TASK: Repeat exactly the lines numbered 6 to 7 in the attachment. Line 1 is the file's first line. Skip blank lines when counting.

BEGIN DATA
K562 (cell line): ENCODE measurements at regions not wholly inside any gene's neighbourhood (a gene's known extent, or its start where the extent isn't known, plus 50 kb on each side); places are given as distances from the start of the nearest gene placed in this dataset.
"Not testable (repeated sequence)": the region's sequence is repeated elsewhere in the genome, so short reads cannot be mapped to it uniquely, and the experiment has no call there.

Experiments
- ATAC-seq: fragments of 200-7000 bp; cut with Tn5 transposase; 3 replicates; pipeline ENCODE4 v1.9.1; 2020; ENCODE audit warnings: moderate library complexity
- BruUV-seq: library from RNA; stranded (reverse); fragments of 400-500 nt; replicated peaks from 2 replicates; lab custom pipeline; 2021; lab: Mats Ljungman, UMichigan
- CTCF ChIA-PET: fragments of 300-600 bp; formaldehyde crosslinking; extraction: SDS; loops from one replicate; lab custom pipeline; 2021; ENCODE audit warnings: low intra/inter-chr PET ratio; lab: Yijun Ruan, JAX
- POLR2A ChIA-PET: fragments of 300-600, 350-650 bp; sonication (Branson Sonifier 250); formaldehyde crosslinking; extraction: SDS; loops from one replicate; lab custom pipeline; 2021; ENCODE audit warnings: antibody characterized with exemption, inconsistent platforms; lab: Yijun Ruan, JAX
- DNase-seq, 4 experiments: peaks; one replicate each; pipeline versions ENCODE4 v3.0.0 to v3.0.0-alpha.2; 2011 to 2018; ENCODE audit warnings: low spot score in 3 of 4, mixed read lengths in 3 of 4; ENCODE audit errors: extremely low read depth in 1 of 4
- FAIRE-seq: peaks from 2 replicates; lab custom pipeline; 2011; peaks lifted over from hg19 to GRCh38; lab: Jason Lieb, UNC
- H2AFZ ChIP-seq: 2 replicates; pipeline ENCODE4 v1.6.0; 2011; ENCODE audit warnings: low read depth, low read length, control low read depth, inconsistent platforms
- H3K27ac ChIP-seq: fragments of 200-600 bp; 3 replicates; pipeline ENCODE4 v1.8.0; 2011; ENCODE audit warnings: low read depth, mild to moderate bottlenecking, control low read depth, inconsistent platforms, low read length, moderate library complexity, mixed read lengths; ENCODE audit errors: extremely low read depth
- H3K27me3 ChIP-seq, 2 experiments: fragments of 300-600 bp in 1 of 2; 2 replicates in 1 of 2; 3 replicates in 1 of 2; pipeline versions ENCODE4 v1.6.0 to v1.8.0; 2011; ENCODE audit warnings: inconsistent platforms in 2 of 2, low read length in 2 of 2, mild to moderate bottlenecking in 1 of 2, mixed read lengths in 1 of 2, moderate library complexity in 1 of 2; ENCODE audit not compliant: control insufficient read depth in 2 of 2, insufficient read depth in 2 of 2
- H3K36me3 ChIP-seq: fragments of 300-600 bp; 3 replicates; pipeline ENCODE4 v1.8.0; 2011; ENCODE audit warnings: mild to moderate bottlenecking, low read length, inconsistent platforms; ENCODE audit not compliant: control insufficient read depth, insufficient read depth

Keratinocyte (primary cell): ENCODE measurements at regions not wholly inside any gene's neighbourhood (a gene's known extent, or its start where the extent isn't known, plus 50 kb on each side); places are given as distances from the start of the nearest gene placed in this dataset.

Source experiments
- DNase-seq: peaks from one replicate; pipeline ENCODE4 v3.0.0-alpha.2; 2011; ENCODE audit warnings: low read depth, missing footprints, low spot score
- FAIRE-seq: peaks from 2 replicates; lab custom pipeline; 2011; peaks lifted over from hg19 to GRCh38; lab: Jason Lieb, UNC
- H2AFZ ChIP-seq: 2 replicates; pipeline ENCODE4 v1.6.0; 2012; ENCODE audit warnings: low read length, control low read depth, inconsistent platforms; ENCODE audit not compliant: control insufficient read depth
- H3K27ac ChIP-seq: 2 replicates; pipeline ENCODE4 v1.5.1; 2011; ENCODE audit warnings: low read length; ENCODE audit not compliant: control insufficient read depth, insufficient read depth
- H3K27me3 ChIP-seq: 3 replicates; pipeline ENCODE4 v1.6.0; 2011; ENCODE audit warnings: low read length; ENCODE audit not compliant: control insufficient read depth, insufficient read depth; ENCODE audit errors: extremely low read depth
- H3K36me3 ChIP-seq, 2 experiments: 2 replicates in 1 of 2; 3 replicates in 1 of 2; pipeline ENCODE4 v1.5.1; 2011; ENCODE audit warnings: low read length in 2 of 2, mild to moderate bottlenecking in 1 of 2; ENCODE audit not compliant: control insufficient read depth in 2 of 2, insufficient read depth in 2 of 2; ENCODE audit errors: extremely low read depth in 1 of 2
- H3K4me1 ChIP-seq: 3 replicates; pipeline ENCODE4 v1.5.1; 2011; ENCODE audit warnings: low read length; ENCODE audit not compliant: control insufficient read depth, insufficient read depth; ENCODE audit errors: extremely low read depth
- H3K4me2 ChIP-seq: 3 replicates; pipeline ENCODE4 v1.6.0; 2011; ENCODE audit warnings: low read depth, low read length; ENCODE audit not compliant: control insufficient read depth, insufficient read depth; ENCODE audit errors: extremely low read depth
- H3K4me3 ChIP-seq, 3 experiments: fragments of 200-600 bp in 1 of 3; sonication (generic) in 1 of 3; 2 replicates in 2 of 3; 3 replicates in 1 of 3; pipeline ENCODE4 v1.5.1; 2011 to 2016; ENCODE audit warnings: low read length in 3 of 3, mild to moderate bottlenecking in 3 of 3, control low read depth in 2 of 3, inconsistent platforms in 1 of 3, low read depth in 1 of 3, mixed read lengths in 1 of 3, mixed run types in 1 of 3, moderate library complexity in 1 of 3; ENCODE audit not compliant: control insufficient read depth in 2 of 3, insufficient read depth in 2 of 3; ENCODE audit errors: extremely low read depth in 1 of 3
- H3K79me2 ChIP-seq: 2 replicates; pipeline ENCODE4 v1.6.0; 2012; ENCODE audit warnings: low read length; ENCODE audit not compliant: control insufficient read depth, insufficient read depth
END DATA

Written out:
- CTCF ChIA-PET: fragments of 300-600 bp; formaldehyde crosslinking; extraction: SDS; loops from one replicate; lab custom pipeline; 2021; ENCODE audit warnings: low intra/inter-chr PET ratio; lab: Yijun Ruan, JAX
- POLR2A ChIA-PET: fragments of 300-600, 350-650 bp; sonication (Branson Sonifier 250); formaldehyde crosslinking; extraction: SDS; loops from one replicate; lab custom pipeline; 2021; ENCODE audit warnings: antibody characterized with exemption, inconsistent platforms; lab: Yijun Ruan, JAX